So…go hug a pine tree this month, and steer clear of the huckleberry oak, the willows and the quaking aspens instead.

Thursday, January 19, 2017

Temperature Inversion



What is Temperature Inversion?

Basic Scientific Fact: cold air is denser than warm air and in a normal weather pattern this helps circulate air and dilute pollutants. Air normally gets cooler the higher in altitude it goes—to be more specific—3.5º cooler every 1,000 feet in altitude. A temperature inversion is exactly what it sounds like, the cold and warm air switch position. In our area, there are 3 possibilities for the cause of an inversion layer:

1. A low-pressure system, warmer air, is pushed down towards the earth’s surface, while a high-pressure system, cooler air, moves over and traps the warmer air; this is most common after a storm.

2. The air near the ground rapidly loses its heat on a clear night. In this situation, the ground becomes cooled quickly while the air above it retains the heat the ground was holding during the day.

3. Topography can also play a role in creating a temperature inversion. Cold air can flow from mountain peaks down into valleys. This cold air then pushes under the warmer air rising from the valley, creating the inversion. Inversions can also form in areas with significant snow cover because the snow at ground level is cold and its white color reflects almost all heat coming in. This means the air above the snow is often warmer because it holds the reflected energy. 

In and around the Tahoe Basin, this can happen usually after storms and is evident in local valleys on a small and large scale. You can see examples of this when you drive on Highway 267 from Truckee to Northstar in the early morning. There is usually fog low to the ground in the surrounding Martis Valley. On a larger scale, Reno, Nevada in the Truckee Meadows is constantly experiencing inversion layers over the city. This occurs in the weeks after a winter storm or when cold air from the Sierra crest settles in and pushes the warm air up, causing the inversion. This can mean clouds and no direct sunlight from days to weeks!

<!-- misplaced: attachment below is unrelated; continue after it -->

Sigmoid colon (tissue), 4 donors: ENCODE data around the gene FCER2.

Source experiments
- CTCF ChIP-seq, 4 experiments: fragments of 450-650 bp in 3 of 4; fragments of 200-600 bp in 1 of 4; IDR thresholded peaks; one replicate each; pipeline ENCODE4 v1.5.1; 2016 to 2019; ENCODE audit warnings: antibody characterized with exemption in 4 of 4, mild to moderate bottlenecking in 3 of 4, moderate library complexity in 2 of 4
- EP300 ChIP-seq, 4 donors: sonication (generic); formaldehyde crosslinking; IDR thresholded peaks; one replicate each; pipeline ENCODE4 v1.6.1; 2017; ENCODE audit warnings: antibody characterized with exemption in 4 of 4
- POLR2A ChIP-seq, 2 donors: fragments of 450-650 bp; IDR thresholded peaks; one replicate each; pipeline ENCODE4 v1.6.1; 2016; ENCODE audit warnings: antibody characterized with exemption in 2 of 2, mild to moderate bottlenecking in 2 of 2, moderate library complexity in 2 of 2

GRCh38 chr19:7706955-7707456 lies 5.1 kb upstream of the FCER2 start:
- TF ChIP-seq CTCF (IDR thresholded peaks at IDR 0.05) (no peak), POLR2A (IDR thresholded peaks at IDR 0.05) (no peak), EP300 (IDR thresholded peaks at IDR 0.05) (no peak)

How Does it Affect Us?

Directly: the buildup of moisture due to the inversion layer can cause early morning fog on your way to work or that pesky frost you must scrape off your windshield of the car before even beginning your commute.

Indirectly: An atmospheric stabilization can lead to a concentrate of pollutants like car exhaust and wood fireplace smoke. Long periods of an inversion layer can cause thick smog to form in the Lake Tahoe Basin and Truckee Meadows. Trapped smog can cause winter allergies and make existing asthma symptoms worse. Studies have shown that increases in particle pollution in the air, like those from fossil fuels, lead to more hospitalizations for children who have asthma.

What’s a Kid (AdultsToo…) To Do?


Go skiing, sledding, hiking, snowshoeing or any other outdoor activity at higher elevations. Get above the clouds to breath in the fresh air. Your lungs will love you for it.

Saturday, December 10, 2016

Bears: Not Hibernators

Bears: Not Hibernators

Torpor versus Hibernation
What if I told you that you have been lied to for years? Well its true. Bears aren't hibernators they enter torpor instead. Torpor is the short-term reduction of body temperature (for bears, up to 100 days). Torpor is controlled by ambient temperature and food availability or, in a bear's case, energy stores.  Torpor allows a bear to regain consciousness in a matter of seconds and be ready for action (running, attacking, eating, etc).  For animals in hibernation, on the other hand, it may take hours to days, to gain back the energy they had before they began their long sleep.

How do Bears Survive During Torpor?